THE co-owner of a Wagga-based grain business said he has apologised to creditors and would work with them to recover losses after the firm was placed under administration in late July.
Grainpro co-owner Dr Mario Bonfante told The Daily Advertiser that an administrator's review so far shows more than 200 creditors being owed about $6 million.
Ten employees are also affected by administration.
"There are flow-on effects, particularly farmers in drought being affected," Mr Bonfante said.
"I definitely feel for the farmers, particularly farmers who are unsecured creditors with Grainpro."
"It'd be difficult for anyone involved."
We're at the end of the line - we can't pass any losses or costs to anyone else.Tony Clough, farmer
Asked about the factors contributing to the administration, Mr Bonfante referred to the conclusion of the administrator's review once completed.
He said the effects of the situation has been "a living hell for me at the moment knowing that the company owes that money".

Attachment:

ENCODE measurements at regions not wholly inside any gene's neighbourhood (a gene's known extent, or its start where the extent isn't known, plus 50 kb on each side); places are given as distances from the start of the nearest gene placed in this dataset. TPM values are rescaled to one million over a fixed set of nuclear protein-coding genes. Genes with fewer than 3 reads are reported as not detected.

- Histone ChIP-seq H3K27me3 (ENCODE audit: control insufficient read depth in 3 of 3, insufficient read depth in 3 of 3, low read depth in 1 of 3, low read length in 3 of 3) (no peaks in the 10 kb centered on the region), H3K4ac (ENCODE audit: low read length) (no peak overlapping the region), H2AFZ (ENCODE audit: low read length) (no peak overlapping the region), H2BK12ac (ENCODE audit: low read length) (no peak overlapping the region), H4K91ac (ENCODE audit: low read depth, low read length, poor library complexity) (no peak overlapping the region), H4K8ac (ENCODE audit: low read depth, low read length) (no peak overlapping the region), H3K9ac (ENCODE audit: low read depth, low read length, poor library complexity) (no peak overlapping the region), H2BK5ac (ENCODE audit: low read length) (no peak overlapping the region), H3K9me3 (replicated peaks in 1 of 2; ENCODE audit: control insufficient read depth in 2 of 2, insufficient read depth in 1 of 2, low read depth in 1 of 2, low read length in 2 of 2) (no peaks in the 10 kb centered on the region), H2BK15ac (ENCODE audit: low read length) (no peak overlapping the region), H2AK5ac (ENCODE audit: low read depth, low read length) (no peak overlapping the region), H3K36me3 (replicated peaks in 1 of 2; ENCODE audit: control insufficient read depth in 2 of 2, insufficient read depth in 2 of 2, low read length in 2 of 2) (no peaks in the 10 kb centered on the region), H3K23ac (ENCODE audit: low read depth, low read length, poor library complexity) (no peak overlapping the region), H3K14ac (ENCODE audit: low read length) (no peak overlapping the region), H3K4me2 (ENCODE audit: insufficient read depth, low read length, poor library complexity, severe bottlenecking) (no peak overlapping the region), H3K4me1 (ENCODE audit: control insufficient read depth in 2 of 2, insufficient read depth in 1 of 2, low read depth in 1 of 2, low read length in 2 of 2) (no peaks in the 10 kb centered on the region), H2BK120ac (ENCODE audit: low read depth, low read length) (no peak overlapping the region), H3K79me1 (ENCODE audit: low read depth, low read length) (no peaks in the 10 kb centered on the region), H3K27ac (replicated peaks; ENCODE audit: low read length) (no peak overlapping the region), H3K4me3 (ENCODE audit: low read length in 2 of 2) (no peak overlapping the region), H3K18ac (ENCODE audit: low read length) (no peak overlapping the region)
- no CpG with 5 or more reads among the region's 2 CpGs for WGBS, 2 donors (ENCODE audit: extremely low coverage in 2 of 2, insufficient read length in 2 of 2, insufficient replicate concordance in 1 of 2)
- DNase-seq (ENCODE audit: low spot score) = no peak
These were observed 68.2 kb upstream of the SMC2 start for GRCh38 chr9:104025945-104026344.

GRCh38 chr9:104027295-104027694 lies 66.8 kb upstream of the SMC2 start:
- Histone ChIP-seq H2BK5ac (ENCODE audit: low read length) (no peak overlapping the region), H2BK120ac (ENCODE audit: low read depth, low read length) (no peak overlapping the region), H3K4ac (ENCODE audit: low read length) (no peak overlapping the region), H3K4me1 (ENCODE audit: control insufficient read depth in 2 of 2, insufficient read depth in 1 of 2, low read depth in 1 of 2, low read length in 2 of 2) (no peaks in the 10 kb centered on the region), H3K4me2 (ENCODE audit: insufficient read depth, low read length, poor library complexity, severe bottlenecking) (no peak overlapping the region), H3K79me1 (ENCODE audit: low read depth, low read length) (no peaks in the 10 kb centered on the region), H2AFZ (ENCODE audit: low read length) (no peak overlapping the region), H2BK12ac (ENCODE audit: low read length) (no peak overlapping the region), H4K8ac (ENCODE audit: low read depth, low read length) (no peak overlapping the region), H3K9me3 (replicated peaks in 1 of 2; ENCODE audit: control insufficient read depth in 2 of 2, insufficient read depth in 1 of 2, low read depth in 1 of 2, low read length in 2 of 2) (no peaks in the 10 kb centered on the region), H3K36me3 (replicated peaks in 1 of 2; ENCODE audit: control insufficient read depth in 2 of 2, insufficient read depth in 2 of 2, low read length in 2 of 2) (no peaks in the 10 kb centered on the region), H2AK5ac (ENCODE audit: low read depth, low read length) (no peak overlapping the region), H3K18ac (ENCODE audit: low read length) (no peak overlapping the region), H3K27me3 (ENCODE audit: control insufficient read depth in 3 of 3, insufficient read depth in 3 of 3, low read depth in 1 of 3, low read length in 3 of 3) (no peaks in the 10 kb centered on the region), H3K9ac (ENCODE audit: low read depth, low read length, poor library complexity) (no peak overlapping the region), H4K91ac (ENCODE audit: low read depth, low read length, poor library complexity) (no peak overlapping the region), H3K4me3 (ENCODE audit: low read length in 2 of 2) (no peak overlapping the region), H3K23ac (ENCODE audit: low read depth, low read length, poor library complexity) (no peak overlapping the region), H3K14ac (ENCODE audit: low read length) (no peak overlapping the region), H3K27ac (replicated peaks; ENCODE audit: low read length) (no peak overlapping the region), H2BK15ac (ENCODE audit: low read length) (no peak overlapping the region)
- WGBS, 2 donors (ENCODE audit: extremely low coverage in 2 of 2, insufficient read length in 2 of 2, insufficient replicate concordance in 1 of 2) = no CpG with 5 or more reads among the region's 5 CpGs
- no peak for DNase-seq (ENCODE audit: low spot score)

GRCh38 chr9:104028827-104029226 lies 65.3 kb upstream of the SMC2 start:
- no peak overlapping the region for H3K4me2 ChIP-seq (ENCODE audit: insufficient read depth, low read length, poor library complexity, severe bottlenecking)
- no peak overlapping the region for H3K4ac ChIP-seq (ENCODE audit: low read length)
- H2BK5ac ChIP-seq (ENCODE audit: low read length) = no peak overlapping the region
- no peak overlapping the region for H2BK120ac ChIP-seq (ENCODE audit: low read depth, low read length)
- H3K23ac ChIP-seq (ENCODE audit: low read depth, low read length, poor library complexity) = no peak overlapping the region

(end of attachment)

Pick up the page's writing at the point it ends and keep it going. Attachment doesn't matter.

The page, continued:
He said there is an asset pool of about $1.5 million, as well as contingency asset and stock worth about $2 million each.
An initial creditors meeting was held last week in Wagga resulted in a committee of eight creditors being established.
The committee will advise administrator Adam Shepard, at Setter Shepard, during his review.
The Daily Advertiser has contacted Mr Shepard's office a number of times but he has not yet responded.
The agribusiness was established in 2006-07 in Dubbo and is primarily involved in bulk grains markets.
The firm's headquarters then moved to Wagga in about 2014.
Mr Bonfante said it had an annual turnover of about $15 million in Dubbo before it grew to $45 million when it moved to Wagga.
Wantabadgery farmer Tony Clough, who has previous dealings with Grainpro but is not a creditor, said the situation was unfair on farmers.
"We're at the end of the line - we can't pass any losses or costs to anyone else," Mr Clough said.
"I'm a little conservative when it comes to buying and selling grain and hay.
"You need to deal with reputable firms out there who have been there for the long haul.
"They may be offering less but at the end of the day you know you'll get paid."
"I can understand farmers hanging out for a higher price, but you should deal with your local merchants where they'll give you service and reasonable prices."
Creditors will hold a second meeting within the next two weeks where they will vote on a deed of company arrangement.